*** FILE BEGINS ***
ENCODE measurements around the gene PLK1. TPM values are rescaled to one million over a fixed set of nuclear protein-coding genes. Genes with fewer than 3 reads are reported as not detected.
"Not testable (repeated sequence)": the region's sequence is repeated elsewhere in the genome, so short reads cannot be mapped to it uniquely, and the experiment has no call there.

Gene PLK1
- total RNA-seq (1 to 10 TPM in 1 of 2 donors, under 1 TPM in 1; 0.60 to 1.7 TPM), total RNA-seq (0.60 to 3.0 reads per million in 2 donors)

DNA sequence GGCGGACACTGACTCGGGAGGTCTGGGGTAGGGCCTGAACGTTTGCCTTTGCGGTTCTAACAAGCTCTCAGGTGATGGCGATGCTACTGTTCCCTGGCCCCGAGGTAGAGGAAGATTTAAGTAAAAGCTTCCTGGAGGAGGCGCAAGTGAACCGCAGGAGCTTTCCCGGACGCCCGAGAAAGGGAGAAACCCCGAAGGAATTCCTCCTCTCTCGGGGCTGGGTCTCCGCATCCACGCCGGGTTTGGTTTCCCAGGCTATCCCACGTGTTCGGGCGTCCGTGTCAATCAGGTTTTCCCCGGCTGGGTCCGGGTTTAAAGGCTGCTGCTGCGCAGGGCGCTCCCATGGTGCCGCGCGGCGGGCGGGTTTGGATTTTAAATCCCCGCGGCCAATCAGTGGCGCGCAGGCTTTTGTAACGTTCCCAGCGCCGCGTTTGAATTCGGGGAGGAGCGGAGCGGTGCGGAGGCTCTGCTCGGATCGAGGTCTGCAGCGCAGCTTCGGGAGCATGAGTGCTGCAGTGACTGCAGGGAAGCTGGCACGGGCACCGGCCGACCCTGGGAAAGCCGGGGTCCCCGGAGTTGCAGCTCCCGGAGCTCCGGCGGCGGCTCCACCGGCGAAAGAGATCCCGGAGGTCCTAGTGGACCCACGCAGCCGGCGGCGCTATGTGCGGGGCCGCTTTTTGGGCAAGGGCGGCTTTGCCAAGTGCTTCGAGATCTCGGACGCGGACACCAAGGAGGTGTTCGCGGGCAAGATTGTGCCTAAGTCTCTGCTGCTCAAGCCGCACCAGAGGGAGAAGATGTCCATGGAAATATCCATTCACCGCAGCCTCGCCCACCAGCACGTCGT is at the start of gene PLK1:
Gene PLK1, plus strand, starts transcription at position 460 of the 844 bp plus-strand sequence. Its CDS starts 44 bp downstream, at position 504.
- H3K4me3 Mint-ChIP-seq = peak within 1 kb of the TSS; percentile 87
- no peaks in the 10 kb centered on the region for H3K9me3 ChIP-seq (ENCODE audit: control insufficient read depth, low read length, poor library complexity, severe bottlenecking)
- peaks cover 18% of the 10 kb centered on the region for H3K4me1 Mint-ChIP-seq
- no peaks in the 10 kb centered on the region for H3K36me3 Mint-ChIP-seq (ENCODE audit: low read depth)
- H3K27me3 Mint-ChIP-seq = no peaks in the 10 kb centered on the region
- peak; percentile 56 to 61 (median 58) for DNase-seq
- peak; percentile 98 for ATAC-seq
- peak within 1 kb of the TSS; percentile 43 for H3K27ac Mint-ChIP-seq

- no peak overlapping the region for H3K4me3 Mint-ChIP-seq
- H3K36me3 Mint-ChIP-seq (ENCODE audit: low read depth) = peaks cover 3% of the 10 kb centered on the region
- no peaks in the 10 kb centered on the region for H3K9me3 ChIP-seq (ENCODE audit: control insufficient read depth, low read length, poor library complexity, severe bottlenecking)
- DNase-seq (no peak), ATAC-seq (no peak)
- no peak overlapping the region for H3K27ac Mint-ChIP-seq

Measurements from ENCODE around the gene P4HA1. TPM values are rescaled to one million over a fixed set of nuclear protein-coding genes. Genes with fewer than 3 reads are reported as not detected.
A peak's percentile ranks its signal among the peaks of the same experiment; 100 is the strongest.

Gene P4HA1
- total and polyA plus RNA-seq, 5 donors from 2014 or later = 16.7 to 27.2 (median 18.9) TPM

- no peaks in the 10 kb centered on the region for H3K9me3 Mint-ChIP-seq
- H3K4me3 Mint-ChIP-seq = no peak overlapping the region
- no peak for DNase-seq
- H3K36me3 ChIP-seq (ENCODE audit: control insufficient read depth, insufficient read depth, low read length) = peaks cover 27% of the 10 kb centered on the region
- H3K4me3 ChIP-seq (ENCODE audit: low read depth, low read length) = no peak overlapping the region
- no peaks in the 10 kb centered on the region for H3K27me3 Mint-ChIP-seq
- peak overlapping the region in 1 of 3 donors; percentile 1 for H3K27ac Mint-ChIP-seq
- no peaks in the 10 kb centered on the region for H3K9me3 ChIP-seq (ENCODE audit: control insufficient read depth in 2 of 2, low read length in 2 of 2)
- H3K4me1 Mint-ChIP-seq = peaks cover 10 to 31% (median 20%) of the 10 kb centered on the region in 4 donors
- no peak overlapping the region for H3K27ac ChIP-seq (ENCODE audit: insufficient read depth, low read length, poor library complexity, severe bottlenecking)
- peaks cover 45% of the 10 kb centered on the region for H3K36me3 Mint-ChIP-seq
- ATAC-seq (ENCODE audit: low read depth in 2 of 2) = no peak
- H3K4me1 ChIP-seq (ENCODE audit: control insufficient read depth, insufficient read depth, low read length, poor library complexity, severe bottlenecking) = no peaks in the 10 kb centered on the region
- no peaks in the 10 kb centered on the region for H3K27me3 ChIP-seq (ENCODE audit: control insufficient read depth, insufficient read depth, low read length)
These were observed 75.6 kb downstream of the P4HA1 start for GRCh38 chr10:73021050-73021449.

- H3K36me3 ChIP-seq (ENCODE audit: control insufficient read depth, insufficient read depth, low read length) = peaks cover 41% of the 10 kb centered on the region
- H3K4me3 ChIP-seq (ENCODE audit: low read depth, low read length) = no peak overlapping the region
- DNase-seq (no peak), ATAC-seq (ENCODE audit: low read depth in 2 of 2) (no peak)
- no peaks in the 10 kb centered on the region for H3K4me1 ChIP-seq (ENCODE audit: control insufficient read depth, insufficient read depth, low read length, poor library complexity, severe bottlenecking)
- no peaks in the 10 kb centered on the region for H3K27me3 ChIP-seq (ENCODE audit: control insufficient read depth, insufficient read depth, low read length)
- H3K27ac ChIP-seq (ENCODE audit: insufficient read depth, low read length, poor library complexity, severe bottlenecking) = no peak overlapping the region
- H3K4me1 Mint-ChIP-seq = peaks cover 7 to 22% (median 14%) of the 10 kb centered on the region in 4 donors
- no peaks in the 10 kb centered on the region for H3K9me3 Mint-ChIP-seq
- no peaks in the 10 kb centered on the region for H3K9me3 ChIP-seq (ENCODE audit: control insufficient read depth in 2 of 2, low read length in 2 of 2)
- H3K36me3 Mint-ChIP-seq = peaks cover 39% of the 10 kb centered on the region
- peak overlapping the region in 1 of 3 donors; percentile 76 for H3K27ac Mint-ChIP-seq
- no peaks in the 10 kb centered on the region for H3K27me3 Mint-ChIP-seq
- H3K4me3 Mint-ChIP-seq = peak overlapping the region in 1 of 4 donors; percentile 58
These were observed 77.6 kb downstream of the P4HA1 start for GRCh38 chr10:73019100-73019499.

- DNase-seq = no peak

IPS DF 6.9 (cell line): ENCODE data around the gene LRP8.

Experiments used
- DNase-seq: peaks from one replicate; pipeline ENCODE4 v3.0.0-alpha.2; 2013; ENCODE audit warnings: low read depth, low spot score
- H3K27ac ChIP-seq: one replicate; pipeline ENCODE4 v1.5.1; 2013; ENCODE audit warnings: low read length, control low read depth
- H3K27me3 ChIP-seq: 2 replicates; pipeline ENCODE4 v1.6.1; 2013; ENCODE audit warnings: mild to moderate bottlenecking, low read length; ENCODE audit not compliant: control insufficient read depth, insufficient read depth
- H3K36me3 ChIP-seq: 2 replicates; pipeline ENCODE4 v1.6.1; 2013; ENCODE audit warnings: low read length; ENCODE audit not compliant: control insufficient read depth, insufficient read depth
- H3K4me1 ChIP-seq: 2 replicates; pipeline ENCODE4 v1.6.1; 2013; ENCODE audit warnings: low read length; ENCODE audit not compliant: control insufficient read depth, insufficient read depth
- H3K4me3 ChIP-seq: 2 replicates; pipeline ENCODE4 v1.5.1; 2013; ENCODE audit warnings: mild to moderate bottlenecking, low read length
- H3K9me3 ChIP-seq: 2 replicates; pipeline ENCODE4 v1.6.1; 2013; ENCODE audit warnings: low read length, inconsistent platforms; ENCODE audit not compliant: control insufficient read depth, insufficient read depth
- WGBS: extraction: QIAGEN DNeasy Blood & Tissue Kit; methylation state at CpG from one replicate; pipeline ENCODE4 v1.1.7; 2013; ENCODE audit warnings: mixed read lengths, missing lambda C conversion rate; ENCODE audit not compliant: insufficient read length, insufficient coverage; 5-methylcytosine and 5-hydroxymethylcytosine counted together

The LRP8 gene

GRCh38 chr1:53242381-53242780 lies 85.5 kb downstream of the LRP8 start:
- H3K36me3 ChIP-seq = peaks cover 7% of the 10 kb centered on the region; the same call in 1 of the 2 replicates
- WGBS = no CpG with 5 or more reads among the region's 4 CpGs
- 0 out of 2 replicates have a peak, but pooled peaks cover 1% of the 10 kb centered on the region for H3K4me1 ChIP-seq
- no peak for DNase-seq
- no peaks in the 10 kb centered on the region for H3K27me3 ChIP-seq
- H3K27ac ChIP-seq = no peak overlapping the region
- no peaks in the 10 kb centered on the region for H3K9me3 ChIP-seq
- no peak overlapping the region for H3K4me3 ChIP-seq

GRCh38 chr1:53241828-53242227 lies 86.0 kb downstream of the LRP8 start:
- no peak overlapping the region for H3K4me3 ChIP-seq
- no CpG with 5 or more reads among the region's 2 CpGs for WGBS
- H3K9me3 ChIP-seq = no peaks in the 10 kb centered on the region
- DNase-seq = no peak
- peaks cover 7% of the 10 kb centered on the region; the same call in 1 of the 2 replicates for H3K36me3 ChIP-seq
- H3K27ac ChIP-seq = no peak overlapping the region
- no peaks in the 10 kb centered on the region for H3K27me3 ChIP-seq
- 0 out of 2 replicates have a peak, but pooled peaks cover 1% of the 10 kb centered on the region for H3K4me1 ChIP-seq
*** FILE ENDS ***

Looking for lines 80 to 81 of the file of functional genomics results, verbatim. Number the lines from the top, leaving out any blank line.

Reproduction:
- H3K27ac ChIP-seq = no peak overlapping the region
- no peaks in the 10 kb centered on the region for H3K27me3 ChIP-seq